Opinion: What is wrong with climate litigation?

Is environmental protection so different from safeguards usually provided by judges?

In the coming months, in partnership with JOTA and with the support of the  ICS – Instituto Clima e Sociedade (Climate and Society Institute), Conectas is publishing a series of articles that will seek to increase the dissemination of legal content in the field of law and climate. Local and international specialists will present themes related to climate change and human rights, international law on climate change, sustainable funding, strategic litigation, the regulation of trade in greenhouse gas emissions, among others.

Take a look at the article in the series written by Conrado Mendes, Professor of Constitutional Law at the USP Law School and Marco Antônio Alberto, doctoral student and researcher in the Department of State Law at USP.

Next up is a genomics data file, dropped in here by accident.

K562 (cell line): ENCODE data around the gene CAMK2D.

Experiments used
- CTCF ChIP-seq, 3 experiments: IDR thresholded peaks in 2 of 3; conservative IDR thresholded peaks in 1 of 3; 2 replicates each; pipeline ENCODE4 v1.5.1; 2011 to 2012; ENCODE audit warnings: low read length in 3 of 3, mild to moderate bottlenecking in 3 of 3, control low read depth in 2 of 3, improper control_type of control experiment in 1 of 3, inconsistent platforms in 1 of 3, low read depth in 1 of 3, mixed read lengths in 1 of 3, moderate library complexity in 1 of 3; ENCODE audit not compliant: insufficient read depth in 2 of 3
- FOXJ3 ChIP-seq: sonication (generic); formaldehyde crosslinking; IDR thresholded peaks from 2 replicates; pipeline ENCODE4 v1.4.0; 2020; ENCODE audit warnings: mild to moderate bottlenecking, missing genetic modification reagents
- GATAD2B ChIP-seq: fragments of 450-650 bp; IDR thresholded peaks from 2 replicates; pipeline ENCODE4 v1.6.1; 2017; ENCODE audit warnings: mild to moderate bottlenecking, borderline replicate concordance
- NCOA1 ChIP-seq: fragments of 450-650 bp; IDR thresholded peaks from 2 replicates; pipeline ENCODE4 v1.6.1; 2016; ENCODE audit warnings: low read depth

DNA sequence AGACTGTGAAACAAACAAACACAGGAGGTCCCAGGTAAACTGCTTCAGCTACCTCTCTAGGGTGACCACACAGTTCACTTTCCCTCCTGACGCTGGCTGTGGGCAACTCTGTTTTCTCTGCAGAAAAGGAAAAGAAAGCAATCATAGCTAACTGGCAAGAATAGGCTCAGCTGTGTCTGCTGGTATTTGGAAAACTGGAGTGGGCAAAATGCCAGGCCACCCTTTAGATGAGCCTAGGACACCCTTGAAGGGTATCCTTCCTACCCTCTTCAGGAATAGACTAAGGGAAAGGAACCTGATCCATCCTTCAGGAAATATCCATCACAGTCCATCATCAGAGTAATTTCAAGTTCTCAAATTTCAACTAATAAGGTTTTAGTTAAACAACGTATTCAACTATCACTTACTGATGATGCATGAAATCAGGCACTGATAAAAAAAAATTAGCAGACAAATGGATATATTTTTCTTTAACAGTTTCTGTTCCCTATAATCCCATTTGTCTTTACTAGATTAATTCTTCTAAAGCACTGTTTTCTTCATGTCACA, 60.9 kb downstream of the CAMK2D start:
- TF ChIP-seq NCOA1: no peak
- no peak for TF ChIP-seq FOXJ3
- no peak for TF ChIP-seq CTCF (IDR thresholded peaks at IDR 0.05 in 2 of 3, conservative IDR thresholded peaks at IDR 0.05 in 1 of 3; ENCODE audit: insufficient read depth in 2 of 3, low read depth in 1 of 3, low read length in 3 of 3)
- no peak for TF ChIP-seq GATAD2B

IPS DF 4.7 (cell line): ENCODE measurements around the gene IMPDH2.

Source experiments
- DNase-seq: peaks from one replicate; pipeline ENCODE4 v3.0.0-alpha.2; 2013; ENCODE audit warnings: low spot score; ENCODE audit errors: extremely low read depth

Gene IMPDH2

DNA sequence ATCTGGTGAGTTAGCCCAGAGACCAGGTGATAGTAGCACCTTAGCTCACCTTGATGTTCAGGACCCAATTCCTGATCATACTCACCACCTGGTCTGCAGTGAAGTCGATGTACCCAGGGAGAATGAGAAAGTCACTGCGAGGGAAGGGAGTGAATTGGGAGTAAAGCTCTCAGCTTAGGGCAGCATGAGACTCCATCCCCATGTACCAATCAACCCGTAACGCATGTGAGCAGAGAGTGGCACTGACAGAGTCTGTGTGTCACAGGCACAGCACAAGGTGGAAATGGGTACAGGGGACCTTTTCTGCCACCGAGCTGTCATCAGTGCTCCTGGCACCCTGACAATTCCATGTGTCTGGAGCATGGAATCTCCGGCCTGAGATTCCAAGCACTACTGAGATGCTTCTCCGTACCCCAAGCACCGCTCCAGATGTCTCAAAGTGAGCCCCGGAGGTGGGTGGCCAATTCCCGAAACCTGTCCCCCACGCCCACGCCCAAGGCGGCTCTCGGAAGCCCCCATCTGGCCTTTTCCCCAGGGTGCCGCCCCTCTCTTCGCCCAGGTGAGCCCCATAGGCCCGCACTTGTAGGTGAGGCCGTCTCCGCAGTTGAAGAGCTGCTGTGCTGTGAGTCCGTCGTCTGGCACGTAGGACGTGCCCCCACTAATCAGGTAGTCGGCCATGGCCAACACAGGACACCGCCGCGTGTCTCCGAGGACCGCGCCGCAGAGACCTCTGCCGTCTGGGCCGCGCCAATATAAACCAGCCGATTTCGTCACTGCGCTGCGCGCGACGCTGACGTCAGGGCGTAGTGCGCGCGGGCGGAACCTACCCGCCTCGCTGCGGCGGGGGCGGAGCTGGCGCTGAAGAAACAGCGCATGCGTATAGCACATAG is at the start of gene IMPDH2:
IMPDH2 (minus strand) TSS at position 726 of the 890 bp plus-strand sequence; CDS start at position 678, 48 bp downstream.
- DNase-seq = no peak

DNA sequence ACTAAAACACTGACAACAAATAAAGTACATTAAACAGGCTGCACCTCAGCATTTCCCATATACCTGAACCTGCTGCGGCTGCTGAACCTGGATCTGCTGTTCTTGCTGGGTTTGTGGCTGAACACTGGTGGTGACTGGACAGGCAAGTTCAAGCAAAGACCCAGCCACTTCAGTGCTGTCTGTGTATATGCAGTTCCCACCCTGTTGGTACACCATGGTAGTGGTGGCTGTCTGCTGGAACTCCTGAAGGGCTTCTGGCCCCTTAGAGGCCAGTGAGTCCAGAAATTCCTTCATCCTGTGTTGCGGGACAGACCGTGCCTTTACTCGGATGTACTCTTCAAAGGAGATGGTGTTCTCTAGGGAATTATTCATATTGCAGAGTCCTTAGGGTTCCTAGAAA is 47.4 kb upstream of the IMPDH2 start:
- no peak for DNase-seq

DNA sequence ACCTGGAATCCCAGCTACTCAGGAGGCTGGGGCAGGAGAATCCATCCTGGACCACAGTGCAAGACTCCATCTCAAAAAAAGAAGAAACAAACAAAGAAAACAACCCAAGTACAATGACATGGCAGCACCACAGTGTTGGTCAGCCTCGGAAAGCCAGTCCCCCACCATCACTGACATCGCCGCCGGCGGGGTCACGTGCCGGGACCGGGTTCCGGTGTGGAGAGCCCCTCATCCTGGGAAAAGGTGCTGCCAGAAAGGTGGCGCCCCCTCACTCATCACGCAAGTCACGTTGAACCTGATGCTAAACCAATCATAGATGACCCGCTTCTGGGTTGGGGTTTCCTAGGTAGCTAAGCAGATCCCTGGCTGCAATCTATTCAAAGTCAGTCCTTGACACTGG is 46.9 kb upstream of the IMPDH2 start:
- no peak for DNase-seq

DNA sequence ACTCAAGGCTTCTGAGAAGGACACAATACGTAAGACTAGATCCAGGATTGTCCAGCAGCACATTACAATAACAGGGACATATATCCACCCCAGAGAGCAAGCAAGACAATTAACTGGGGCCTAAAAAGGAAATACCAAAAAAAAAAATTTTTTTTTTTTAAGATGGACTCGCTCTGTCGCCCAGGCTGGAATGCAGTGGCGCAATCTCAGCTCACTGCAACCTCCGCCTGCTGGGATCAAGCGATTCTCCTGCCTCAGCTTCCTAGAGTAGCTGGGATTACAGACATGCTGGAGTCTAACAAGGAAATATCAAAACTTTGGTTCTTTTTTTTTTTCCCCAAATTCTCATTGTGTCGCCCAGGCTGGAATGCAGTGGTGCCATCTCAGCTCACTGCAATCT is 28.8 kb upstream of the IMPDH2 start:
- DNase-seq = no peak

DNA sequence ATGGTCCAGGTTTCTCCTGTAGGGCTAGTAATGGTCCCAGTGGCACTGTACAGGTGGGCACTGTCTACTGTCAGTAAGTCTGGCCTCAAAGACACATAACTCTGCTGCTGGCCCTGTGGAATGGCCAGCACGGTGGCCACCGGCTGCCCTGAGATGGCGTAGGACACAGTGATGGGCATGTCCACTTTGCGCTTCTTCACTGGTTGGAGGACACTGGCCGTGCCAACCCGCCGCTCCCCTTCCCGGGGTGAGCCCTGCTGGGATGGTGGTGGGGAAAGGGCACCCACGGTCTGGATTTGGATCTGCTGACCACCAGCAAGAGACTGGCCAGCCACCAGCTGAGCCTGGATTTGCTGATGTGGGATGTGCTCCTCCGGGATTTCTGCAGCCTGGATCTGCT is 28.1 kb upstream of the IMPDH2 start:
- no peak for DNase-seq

What is unusual about climate litigation? What makes it different from any other demand presented to the Judiciary? What is the explanation for the wariness of legal professionals – Judges, Administrators, Lawyers and Scholars – with regards to actions aimed at a policy to defend the environment from climate change?

In response, we will consider an unsuspected premise. Climate policy is state policy. This is not insignificant, or rhetorical, as it means that: (i) climate policy is public policy; (ii) climate policy is an obligation that can be legally attributed to the state.

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